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PSY 211 Project Two Template
Use this template to complete your life-span theory exploraon paper. Answer each queson with a
minimum of 3 to 5 sentences. Support your answers with credible sources when appropriate. Complete
this template by replacing the bracketed text with the relevant informaon.
1. Idenfy a theorist, summarize their theory, and explain the aspects of that theory that relate to
the biological perspecve.
[The theorist that I chose the psychologist John Watson known for his theory of behaviorism
focusing on the outside behaviors of a person. Watson's theory was that insight into a person's
internal acons could only be obtained from that person's outside physical responses. Watson
considered that events and situaons in any given environment are what causes behaviors to be
developed.]
2. Provide an example of how this biological perspecve of life-span development applies to your
lived experience.
[An example of how this biological perspecve of life-span development applies to my lived
experience is through the fact that me showing signs of depression and anxiety around the age
of thirteen. My anxiety and depression came from mulple issues including an alcoholic step-
father and the fact that my real father had commi/ed suicide when I was very young. My
mother did not realize how much my step-father's acons had an e0ect on me and blamed most
of my problems with anxiety and depression on my real father being that he would not have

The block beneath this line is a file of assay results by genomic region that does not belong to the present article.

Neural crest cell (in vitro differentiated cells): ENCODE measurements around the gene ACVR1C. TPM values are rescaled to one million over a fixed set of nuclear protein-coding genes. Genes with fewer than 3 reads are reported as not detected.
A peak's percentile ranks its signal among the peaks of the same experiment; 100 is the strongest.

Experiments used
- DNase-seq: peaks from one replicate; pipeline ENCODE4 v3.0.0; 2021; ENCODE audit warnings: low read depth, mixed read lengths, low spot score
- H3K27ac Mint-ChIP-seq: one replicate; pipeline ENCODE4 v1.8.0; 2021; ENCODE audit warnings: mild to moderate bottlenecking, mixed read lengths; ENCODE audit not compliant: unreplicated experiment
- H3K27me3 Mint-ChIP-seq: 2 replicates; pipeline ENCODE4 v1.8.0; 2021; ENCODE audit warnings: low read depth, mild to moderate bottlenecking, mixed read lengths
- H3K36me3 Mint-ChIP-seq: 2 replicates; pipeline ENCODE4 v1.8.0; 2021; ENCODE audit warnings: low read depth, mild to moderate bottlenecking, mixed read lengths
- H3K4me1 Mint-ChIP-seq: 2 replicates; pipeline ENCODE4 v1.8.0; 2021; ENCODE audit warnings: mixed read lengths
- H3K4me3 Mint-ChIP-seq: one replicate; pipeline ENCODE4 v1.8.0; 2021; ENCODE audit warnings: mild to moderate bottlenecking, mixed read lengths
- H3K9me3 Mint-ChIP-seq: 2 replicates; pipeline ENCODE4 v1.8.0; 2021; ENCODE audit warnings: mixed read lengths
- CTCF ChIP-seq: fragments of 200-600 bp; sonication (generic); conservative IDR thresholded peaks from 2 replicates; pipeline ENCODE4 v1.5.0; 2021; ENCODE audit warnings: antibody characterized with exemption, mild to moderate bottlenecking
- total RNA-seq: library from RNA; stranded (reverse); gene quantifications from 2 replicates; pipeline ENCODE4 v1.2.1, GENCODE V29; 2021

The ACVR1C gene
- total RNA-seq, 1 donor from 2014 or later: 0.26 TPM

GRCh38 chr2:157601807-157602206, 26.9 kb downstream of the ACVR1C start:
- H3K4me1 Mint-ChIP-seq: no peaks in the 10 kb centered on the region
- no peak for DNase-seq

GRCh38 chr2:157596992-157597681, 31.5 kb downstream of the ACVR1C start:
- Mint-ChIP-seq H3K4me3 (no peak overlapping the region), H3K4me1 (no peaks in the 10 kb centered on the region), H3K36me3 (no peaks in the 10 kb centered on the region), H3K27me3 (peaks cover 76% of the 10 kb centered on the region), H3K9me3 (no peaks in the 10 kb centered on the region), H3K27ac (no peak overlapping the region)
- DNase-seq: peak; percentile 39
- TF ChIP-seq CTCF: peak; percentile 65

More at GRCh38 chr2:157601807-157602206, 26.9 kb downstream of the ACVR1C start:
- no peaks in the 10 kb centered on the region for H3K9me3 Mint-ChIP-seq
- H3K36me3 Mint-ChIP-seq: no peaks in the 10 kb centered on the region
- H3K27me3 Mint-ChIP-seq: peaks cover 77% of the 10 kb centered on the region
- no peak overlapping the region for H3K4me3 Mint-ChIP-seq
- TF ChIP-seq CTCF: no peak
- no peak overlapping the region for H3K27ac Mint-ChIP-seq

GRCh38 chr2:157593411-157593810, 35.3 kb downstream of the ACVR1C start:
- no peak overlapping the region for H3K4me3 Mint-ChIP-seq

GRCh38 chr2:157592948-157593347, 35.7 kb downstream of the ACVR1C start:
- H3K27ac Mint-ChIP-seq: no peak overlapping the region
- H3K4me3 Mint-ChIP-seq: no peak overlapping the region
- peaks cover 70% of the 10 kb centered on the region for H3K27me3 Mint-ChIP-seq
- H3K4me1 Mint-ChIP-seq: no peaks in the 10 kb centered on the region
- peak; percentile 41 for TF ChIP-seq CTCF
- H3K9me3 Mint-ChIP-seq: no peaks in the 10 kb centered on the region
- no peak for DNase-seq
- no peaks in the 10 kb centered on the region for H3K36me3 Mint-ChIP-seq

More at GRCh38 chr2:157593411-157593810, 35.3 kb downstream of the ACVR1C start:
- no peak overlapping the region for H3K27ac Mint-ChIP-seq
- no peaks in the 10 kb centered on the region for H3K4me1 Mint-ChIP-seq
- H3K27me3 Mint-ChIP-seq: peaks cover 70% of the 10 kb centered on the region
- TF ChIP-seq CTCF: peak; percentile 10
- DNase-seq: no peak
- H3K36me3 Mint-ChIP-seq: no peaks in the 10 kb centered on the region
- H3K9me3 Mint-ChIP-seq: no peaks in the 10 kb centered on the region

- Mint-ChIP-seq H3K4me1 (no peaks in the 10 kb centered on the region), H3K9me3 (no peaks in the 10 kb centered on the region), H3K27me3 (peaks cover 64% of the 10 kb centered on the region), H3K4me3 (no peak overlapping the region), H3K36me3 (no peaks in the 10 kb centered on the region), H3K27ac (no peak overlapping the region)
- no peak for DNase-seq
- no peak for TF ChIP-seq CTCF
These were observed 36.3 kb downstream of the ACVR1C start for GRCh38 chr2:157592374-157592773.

commi/ed suicide if he had not su0ered from anxiety and depression as well. She believed that
I was just predisposed to developing such issues because of my father's genecs.]
3. Idenfy a theorist, summarize their theory, and explain the aspects of that theory that relate to
the psychological perspecve.
[The theorist I chose is the psychologist Sigmund Freud, whose theory was that the shaping of
an adult person's personality is heavily in3uenced on experiences and events from that person's
childhood. It was Freud's belief that people inherit behaviors from our parents/caregivers and
family because a person's behavior is dictated by that person's unconscious mind from his or her
past experiences. When a child has a traumac experience, for example, the mind tends to hide
away the traumac experience and the emoons that evolve from it as a way of protect itself.
The trauma along these emoons, such as anxiety or depression, are sll there in the
unconscious mind and manifest later on in adulthood (Mcleod, S., 1970).]
4. Provide an example of how this psychological perspecve of life-span development applies to
your lived experience.
[An example of how this psychological perspecve of life-span development applies to my lived
experience is with my struggles with depression and anxiety in the stages of my adolescence and
early adulthood. This had much to do with the trauma I experienced from growing up in a
somewhat dysfunconal environment with an alcoholic step-father who treated me poorly